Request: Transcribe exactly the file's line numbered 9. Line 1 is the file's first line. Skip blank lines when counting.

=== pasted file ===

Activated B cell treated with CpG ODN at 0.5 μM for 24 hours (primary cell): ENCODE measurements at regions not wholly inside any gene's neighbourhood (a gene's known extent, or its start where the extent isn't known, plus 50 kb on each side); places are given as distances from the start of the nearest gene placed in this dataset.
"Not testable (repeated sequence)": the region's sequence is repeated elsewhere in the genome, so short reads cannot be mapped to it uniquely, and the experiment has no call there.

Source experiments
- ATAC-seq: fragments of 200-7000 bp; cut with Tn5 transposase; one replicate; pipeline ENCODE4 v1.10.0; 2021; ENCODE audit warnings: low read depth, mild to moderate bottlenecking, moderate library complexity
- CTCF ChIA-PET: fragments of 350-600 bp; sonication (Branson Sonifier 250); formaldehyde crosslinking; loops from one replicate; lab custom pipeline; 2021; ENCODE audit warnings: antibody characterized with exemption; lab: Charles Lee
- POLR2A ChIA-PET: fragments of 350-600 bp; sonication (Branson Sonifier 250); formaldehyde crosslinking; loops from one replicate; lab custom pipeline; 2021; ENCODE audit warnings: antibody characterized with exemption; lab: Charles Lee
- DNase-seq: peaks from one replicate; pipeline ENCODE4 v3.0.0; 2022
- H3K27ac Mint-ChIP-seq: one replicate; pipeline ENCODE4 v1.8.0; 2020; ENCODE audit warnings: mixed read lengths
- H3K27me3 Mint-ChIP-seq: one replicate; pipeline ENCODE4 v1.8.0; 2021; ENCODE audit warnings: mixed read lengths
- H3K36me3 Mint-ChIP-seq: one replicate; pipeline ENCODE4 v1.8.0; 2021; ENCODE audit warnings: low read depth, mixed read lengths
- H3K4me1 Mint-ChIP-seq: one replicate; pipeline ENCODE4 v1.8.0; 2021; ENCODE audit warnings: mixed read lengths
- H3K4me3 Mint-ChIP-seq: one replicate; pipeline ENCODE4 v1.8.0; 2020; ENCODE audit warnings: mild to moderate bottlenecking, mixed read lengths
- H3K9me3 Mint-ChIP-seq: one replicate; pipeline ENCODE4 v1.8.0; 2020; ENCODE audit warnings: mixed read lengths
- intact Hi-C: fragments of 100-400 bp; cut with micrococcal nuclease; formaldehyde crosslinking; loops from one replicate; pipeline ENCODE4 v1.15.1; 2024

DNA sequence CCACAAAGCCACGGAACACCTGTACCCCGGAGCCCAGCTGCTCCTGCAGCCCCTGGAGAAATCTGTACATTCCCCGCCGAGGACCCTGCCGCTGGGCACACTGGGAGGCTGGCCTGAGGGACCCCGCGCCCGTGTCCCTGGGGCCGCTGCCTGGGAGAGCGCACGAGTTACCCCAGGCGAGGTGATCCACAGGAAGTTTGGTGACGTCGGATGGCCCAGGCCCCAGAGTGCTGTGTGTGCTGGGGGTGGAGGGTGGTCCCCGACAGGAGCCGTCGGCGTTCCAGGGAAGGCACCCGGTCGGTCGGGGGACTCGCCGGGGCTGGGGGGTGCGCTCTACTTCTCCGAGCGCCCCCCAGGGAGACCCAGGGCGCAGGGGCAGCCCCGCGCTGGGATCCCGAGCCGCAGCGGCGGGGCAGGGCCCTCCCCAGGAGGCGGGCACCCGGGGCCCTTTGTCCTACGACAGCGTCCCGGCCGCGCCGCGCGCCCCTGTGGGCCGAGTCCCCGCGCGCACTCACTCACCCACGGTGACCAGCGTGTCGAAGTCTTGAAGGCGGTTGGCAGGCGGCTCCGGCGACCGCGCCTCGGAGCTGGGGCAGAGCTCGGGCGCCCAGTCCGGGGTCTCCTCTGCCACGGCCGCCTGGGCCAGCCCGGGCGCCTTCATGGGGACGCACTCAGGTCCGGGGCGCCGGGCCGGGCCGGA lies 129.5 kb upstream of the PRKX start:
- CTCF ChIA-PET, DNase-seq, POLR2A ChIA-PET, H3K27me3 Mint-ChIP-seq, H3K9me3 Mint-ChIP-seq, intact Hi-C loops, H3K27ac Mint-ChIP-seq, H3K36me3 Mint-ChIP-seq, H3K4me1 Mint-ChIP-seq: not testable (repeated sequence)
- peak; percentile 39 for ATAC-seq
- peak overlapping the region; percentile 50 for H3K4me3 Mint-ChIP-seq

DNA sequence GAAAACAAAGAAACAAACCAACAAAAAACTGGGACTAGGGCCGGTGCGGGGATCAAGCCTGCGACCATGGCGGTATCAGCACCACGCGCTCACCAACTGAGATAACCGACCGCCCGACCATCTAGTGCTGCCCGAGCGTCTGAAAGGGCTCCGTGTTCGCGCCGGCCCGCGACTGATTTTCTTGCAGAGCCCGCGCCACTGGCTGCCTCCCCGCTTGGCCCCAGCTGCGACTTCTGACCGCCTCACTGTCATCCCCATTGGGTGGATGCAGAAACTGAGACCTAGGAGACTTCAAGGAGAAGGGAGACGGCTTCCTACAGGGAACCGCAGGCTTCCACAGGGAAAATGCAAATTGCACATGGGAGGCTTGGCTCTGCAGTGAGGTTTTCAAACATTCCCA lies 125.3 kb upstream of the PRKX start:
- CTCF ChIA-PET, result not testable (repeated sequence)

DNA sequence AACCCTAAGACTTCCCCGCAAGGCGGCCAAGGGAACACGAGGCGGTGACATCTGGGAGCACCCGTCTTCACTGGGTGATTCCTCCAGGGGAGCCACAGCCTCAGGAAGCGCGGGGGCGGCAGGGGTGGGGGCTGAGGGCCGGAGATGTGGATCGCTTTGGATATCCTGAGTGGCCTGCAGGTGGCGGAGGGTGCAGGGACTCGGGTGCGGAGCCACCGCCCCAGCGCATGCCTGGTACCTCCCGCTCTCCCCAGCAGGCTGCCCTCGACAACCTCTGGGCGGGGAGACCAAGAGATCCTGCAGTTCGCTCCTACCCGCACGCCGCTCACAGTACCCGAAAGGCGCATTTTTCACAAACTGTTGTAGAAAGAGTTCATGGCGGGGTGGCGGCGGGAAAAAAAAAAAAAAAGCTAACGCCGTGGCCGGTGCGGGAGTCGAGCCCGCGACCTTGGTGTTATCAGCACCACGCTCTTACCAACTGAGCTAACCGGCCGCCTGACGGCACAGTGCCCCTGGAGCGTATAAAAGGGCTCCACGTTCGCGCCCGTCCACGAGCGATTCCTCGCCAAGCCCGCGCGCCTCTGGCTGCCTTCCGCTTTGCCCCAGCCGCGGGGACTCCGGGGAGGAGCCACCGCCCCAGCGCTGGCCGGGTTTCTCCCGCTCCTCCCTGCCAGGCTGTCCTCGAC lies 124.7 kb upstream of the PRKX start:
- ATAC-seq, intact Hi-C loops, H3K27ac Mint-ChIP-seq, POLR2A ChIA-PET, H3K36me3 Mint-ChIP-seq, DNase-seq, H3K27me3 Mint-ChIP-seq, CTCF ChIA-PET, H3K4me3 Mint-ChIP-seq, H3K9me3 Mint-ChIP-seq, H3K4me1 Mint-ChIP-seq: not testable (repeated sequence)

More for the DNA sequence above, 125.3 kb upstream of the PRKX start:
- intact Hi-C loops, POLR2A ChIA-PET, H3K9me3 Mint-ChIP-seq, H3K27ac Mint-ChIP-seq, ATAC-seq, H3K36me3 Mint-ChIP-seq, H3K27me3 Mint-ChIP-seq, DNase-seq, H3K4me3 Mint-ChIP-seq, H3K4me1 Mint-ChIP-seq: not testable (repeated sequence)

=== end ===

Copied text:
- H3K27me3 Mint-ChIP-seq: one replicate; pipeline ENCODE4 v1.8.0; 2021; ENCODE audit warnings: mixed read lengths